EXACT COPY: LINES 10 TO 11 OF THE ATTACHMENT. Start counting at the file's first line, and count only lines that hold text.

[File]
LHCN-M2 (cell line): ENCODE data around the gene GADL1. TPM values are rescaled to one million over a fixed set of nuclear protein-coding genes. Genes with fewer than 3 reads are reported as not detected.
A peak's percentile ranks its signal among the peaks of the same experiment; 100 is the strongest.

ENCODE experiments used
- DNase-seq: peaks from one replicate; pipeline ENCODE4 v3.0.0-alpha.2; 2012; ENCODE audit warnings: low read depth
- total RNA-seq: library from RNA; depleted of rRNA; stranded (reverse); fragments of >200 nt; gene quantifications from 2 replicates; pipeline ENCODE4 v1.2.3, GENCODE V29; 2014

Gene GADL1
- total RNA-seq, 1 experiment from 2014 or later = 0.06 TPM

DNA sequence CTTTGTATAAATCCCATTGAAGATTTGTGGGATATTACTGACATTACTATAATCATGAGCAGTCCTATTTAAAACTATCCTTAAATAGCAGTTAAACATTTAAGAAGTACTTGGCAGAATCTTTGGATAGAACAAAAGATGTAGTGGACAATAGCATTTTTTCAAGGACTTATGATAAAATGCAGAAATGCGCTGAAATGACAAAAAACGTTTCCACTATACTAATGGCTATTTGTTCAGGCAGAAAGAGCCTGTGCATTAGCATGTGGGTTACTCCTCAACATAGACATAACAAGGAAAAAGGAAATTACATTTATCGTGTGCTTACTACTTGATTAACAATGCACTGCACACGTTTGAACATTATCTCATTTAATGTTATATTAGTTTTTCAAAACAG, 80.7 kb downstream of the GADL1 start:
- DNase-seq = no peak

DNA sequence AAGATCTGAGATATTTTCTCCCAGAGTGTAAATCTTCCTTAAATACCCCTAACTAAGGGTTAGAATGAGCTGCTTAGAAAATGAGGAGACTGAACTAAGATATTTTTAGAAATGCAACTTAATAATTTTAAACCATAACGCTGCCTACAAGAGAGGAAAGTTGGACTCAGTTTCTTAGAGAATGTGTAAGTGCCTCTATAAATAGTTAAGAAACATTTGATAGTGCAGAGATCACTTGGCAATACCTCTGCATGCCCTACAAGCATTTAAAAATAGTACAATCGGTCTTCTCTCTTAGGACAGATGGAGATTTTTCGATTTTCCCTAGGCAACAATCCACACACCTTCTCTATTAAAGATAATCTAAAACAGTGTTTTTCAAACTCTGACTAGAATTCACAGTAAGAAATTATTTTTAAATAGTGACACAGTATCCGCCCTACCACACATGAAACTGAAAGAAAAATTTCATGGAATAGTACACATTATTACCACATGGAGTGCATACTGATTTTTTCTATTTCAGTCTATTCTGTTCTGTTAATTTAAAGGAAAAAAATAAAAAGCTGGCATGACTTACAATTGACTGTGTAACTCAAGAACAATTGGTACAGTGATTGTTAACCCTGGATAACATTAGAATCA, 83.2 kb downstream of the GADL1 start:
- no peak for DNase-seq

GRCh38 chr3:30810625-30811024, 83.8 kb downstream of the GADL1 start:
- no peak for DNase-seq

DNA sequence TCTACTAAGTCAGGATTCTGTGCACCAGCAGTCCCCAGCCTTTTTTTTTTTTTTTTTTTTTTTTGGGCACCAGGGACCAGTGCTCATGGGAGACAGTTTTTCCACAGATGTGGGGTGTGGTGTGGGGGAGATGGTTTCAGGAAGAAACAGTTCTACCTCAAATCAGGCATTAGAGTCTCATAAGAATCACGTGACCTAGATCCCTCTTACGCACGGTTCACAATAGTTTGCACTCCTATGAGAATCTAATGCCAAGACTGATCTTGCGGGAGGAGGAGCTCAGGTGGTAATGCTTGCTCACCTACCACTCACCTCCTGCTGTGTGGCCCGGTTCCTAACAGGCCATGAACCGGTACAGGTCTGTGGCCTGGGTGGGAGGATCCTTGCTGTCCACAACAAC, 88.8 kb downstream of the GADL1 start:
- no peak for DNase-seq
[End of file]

DNA sequence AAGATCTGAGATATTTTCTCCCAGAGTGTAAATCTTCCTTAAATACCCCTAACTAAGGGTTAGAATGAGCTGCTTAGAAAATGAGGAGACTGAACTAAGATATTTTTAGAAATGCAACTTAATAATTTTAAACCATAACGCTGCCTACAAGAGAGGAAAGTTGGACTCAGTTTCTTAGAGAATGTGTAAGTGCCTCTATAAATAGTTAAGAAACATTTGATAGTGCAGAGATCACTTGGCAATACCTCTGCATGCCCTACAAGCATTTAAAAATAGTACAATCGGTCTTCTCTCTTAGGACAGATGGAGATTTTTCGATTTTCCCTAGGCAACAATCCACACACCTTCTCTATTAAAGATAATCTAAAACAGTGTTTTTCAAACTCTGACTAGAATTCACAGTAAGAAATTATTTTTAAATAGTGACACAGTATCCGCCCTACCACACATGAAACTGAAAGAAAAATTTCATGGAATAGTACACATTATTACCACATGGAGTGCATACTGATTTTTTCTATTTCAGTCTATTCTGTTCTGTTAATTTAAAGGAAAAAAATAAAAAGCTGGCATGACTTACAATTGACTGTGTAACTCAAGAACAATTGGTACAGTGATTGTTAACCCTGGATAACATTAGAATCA, 83.2 kb downstream of the GADL1 start:
- no peak for DNase-seq